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(Charleston Gazette)   A coal preparation facility has spilled an unknown quantity of coal slurry into a creek, polluting the water, in West Virginia. This is not a repeat from the last time this happened   (wvgazette.com) divider line 137
    More: Fail, West Virginia, Kanawha County, state Department of Environmental Protection, military affairs, trains  
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4680 clicks; posted to Main » on 11 Feb 2014 at 2:46 PM (35 weeks ago)   |  Favorite    |   share:  Share on Twitter share via Email Share on Facebook   more»



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2014-02-11 05:14:26 PM  
Coal slurry contains a large range of constituents, including dissolved minerals that have been leached or washed out of the coal and other rocks. In addition, the slurry contains chemicals added to facilitate the washing or water re-use processes. One of these chemicals is acrylamide. Other chemicals found in the slurry and sludge include the following:

Aniline
Acenaphthene
Acenaphthylene
Anthracene
Benzidine
Benzo(a)anthracene
Benzo(a)pyrene
Benzo(b)fluoranthene
Benzo(g,h,i)perylene
Benzo(k)fluoroanthene
Benzyl alcohol
Bis(2-ethylhexyl)phthalate
Bis(2-chloroethoxy)-methane
Bis(2-chloroethyl)ether
Bis(2-chloroisopropyl)ether
Butyl benzyl phthalate
Chrysene
Dibenzo(a,h)anthracene
Dibenzofuran
Dibutyl phthalate
Diethyl phthalate
Dimethyl phthalate
Dioctylphthalate
Fluoranthene
Fluorene
Hexachlorobenzene
Hexachloroethane
Indeno(1,2,3-cd)pyrene
Isophorone
N-Nitrosodi-n-propylamine
N-Nitrosodiphenylamine
Naphthalene
Nitrobenzene
Phenanthrene
Pyrene
Hexachloro-1,3-butadiene
Hexachloro-1,3-cyclopentadiene
1,2,4-Trichlorobenzene
1,2-Dichlorobenzene
1,3-Dichlorobenzene
1,4-Dichlorobenzene
2,4-Dinitrotoluene
2,6-Dinitrotoluene
2-Chloronaphthalene
2-Methylnaphthalene
2-Nitroaniline
3,3'-Dichlorobenzidine
3-Nitroaniline
4-Bromophenyl phenyl ether
4-Chloroaniline
4-Chlorophenyl phenyl ether
4-Nitroaniline

Or as it is officially known; " a little bit of nothing".
 
2014-02-11 05:15:47 PM  

Smeggy Smurf: Chalji: Don't worry, the free market will fix this.

It would if there was a little incentive called hanging the execs of the company that makes a spill.  The next batch of execs won't cut corners.


YOLO.
 
2014-02-11 05:24:18 PM  

RDixon: Coal slurry contains a large range of constituents, including dissolved minerals that have been leached or washed out of the coal and other rocks. In addition, the slurry contains chemicals added to facilitate the washing or water re-use processes. One of these chemicals is acrylamide. Other chemicals found in the slurry and sludge include the following:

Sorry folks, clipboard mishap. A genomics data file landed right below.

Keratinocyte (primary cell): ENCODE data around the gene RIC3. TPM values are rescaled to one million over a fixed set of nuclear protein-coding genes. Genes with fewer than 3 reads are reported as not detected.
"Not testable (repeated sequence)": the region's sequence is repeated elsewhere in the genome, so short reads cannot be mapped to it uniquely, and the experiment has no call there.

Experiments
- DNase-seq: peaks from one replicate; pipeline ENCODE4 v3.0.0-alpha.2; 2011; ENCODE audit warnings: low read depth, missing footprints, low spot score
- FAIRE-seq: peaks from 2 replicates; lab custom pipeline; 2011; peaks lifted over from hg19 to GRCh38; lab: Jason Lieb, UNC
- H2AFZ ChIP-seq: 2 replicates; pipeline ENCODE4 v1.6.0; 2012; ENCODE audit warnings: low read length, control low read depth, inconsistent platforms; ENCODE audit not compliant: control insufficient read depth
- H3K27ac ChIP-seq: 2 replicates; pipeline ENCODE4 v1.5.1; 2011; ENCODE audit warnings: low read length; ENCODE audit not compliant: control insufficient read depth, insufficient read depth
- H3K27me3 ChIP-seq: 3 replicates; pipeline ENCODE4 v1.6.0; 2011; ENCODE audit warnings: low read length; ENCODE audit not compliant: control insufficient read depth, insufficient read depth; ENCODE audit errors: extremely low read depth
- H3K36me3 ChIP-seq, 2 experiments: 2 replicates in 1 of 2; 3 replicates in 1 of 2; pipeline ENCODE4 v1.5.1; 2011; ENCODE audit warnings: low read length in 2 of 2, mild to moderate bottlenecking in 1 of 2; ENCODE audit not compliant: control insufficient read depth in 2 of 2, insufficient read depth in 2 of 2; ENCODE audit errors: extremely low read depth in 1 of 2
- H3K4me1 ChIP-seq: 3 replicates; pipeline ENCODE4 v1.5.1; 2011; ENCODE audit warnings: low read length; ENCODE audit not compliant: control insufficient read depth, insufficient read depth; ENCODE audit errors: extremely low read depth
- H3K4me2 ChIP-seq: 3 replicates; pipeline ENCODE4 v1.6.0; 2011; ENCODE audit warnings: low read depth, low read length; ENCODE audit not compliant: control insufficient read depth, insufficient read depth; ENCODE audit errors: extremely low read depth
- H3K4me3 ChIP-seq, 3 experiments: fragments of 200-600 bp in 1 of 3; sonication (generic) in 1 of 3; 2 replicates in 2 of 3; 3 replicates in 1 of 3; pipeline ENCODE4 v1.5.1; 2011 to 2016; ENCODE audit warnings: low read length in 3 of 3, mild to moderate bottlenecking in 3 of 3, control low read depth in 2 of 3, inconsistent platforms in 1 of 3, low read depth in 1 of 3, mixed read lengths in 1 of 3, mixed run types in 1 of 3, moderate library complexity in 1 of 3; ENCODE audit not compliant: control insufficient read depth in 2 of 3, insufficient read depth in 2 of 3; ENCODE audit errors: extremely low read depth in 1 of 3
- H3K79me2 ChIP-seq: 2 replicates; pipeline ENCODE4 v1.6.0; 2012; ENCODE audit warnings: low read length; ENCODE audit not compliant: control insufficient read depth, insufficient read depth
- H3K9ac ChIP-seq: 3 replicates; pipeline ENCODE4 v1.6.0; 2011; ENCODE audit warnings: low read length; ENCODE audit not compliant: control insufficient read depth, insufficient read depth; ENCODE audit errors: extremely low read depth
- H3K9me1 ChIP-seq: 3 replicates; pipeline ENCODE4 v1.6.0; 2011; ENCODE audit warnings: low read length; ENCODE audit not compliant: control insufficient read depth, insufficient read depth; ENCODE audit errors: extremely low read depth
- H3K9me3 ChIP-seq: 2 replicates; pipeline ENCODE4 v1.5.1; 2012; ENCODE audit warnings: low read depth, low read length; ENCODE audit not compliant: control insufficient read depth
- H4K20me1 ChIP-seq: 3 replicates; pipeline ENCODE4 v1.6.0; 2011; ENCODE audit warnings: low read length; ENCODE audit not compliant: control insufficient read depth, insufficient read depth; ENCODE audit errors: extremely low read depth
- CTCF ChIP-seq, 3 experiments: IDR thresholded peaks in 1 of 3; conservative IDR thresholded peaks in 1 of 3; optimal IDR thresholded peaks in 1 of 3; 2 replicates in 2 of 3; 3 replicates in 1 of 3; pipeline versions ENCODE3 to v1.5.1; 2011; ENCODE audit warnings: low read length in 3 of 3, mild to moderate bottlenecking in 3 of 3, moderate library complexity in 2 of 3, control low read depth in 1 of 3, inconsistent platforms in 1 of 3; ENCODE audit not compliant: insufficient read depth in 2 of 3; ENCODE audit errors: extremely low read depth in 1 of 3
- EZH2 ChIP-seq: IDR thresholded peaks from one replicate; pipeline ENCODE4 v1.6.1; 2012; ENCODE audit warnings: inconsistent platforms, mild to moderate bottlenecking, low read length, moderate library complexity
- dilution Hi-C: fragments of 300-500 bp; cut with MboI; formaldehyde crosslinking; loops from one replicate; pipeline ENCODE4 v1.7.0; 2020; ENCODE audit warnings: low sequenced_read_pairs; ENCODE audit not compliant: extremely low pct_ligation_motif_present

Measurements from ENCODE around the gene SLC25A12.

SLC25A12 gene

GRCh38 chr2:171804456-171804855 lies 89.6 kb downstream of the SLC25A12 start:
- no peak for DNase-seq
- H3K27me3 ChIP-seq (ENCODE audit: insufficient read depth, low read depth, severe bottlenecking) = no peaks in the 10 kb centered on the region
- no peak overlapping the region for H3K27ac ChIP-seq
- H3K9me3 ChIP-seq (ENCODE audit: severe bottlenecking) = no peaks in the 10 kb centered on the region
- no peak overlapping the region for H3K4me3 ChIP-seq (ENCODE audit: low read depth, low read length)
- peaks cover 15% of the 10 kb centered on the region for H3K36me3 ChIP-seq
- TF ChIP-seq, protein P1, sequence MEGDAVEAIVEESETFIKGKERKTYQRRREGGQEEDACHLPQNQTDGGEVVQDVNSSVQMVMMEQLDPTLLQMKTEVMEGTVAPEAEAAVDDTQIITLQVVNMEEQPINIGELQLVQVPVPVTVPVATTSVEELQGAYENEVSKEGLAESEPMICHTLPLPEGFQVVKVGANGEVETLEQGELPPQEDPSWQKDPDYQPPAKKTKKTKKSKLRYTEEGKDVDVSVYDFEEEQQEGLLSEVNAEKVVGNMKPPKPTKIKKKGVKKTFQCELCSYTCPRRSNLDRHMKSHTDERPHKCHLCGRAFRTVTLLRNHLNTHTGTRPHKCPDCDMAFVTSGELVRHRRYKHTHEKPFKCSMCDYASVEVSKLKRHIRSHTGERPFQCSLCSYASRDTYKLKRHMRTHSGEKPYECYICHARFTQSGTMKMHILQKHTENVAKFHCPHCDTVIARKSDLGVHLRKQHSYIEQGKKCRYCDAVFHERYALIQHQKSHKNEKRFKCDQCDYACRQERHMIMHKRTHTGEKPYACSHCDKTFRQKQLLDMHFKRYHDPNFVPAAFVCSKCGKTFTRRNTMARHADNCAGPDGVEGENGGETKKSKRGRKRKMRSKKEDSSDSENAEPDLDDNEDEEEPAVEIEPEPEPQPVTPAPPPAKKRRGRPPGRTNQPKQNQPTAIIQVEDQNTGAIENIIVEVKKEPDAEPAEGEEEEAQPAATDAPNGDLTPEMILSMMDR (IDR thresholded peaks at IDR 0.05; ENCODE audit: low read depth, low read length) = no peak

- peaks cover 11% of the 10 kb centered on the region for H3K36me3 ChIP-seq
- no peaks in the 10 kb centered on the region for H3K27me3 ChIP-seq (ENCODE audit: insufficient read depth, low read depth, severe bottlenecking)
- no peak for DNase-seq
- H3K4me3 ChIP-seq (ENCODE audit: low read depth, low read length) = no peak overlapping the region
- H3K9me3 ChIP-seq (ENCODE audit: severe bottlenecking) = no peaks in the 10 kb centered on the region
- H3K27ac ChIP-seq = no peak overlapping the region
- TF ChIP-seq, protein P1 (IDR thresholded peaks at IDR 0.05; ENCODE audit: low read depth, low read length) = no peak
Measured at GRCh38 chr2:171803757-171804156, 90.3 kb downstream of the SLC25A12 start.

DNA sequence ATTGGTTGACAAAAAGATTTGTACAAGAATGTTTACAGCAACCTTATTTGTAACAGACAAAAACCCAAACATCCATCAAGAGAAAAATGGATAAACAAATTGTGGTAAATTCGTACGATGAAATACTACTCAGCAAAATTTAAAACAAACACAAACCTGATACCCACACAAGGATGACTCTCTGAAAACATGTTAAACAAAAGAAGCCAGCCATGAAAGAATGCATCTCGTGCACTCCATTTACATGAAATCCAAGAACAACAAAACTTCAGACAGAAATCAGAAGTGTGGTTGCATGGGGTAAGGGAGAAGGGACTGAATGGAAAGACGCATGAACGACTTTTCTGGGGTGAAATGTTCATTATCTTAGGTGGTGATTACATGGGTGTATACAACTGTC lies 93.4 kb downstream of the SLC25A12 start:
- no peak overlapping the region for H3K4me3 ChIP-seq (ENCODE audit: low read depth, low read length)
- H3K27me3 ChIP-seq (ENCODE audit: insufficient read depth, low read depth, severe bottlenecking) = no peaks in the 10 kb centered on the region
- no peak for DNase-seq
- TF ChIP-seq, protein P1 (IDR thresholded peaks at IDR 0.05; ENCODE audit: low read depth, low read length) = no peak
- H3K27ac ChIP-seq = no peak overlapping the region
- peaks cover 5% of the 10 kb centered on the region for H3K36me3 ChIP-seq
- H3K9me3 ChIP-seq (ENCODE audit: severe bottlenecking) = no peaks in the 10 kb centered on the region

Aniline
[...]
4-Nitroaniline

Or as it is officially known; " a little bit of nothing".


Don't forget Dihydrogen Monoxide, which causes thousands more deaths every year than all of those chemicals combined.
 
2014-02-11 05:29:48 PM  
Headline contains a paradox. DOES...NOT...COMPUTE...!
 
2014-02-11 05:41:18 PM  
Well I hope they have their political payoffs up to date, or they're gonna be in a heap of trouble.
 
2014-02-11 05:41:31 PM  

Rapmaster2000: Before you libs go and impugn the coal slurry job creators, you better sit back and think about what you'd do without all that coal slurry does for you.  You'll be sorry when these hard working coal slurry job creators GO GALT and then there is no place for you to get coal slurry.  Didn't think about that, did you?


I know you're speaking tongue in cheek.  That said:

IN THE debate over climate change, policies to reduce pollution are often seen as detrimental to economic growth. But this need not always be the case. A new paper suggests another measure to curb pollution that may have had beneficial long-term economic impacts for individuals. The paper's authors, Adam Isen, Maya Rossin-Slater and Reed Walker, compared the adult labour-market outcomes of those born in counties in America where air pollution decreased as the result of the 1970 Clean Air Act to those born in areas where pollution did not fall in this period. They found that those who were born in counties that were forced to cut air pollution as a result of the legislation earned more by their thirties than they would have otherwise: gaining approximately $4,300 each in extra income over their lives.
At first, this result may seem a little strange. As dirty industries closed in many affected areas as a result of the Clean Air Act, one would expect incomes to fall as the result of increased unemployment. Yet the authors of the paper found the opposite: the long-term benefits of better childhood health on adult incomes outweighed the other negative immediate economic effects that may have resulted from the legislation.

* "A. Isen, M. Rossin-Slater and R. Walker, "Every breath you take-every dollar you'll make: the long-term consequences of the Clean Air Act of 1970", NBER working paper 19858, January 2014.



From the Economist.  Sometime in the last few weeks, Evernote is being a jerk so I can't give a direct cite.
 
2014-02-11 05:44:27 PM  

Begoggle: It's OK.
White conservatives don't like any government regulation.
It only restricts businesses and prevents jobs!
Also, "pollution" is liberal propaganda.
Obummer hates coal.


What I most love about all the signs I see driving west in PA that talk about Obama's war on clean coal, the fuel of the future?  It's not the regulations that's killing coal right now, it's fracked natural gas.  Cheaper to extract, easier to move, far cleaner to burn.

Coal's not getting killed by regulations.  It's being killed by a superior product.  Free Market in action.
 
2014-02-11 05:44:38 PM  

Magorn: And by  "last time this happened" you mean less than a week ago in NC?"  yep.  At least in WV the Governor isn't an ex-employee of the company doing the spilling, and the DNR didnn;t step in to block environmentalists lawsuits demanding the site be cleaned up before the spill, the way they did in NC.


Still the same outcome though


Yeah.  NC and WV aren't really unique, though.

files.cdn.ecowatch.com

Worth a read.

http://wnca.org/closing-the-floodgates-how-the-coal-industry-is-pois on ing-our-water-and-how-we-can-stop-it/